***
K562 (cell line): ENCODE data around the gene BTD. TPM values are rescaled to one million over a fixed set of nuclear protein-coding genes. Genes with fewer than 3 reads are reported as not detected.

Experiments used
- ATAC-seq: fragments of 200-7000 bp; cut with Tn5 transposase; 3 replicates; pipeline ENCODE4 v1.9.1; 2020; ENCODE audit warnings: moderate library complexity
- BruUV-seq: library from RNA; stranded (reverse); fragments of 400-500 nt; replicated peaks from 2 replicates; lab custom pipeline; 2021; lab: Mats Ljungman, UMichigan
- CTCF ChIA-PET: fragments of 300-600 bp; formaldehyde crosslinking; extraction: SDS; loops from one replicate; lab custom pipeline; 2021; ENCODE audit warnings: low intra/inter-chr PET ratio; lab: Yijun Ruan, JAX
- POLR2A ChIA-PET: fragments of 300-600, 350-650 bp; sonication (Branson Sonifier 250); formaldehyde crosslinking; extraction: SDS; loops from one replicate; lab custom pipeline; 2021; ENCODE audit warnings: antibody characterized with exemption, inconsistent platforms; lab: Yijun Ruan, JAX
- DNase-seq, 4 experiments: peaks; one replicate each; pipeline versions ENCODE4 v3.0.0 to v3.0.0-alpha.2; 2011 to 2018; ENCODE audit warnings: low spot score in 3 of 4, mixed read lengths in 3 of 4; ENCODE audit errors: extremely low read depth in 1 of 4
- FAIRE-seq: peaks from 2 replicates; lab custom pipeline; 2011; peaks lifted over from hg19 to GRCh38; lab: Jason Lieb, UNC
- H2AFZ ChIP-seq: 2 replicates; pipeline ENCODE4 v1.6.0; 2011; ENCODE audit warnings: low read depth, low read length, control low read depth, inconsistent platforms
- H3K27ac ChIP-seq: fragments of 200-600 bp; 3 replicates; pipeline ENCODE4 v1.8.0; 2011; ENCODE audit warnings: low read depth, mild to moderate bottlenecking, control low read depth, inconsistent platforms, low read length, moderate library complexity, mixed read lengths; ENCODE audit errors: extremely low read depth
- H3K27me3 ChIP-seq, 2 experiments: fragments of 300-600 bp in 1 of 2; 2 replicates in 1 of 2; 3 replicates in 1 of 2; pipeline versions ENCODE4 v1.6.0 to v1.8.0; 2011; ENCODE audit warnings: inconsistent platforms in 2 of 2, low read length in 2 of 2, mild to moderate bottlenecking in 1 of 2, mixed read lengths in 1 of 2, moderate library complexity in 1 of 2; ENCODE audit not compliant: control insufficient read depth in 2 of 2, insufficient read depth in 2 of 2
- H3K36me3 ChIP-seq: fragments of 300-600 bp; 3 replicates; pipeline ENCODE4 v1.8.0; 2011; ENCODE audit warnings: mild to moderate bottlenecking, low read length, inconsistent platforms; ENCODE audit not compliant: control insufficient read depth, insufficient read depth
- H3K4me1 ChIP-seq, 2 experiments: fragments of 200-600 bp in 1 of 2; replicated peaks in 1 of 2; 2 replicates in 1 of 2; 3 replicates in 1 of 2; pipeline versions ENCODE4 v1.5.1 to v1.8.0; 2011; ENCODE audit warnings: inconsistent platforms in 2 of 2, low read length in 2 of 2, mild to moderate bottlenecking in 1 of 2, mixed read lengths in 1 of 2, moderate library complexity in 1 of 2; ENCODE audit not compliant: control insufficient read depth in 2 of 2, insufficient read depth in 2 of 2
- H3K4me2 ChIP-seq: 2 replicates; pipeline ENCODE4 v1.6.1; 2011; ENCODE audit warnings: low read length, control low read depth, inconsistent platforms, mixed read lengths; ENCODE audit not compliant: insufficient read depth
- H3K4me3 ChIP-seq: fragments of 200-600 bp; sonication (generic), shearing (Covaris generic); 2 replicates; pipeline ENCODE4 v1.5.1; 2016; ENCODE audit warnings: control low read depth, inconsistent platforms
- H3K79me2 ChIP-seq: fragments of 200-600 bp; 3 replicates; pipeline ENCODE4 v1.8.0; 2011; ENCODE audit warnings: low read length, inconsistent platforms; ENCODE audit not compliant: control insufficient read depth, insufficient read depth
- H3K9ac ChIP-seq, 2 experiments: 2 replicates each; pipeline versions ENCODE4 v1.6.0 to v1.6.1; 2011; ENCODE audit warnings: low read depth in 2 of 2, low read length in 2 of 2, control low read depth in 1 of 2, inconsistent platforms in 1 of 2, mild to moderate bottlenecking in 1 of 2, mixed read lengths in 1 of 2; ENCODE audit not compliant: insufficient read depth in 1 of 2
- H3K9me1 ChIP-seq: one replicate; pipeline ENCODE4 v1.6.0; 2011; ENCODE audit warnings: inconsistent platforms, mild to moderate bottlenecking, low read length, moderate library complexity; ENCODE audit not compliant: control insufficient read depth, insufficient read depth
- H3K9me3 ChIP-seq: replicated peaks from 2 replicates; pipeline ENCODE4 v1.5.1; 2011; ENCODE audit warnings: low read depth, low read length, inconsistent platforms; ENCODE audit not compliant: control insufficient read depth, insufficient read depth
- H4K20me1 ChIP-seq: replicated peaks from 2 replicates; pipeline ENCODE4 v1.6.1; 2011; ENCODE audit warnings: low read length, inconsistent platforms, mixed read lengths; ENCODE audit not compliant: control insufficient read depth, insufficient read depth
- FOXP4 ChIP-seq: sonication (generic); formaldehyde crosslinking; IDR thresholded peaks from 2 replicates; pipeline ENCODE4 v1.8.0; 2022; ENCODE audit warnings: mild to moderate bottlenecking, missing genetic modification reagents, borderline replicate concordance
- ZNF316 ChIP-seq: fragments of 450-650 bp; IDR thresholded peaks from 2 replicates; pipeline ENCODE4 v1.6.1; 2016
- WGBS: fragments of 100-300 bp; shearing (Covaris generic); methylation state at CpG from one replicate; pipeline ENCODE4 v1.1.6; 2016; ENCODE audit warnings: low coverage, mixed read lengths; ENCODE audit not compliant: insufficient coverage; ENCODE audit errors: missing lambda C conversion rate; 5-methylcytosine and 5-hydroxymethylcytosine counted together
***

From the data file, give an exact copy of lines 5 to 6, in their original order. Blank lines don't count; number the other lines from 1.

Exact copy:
- CTCF ChIA-PET: fragments of 300-600 bp; formaldehyde crosslinking; extraction: SDS; loops from one replicate; lab custom pipeline; 2021; ENCODE audit warnings: low intra/inter-chr PET ratio; lab: Yijun Ruan, JAX
- POLR2A ChIA-PET: fragments of 300-600, 350-650 bp; sonication (Branson Sonifier 250); formaldehyde crosslinking; extraction: SDS; loops from one replicate; lab custom pipeline; 2021; ENCODE audit warnings: antibody characterized with exemption, inconsistent platforms; lab: Yijun Ruan, JAX